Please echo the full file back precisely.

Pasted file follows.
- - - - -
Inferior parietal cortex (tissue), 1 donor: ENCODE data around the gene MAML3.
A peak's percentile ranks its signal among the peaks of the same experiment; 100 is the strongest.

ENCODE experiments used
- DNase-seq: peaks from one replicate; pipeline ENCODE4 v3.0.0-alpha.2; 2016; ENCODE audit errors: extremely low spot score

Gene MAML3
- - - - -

Inferior parietal cortex (tissue), 1 donor: ENCODE data around the gene MAML3.
A peak's percentile ranks its signal among the peaks of the same experiment; 100 is the strongest.

ENCODE experiments used
- DNase-seq: peaks from one replicate; pipeline ENCODE4 v3.0.0-alpha.2; 2016; ENCODE audit errors: extremely low spot score

Gene MAML3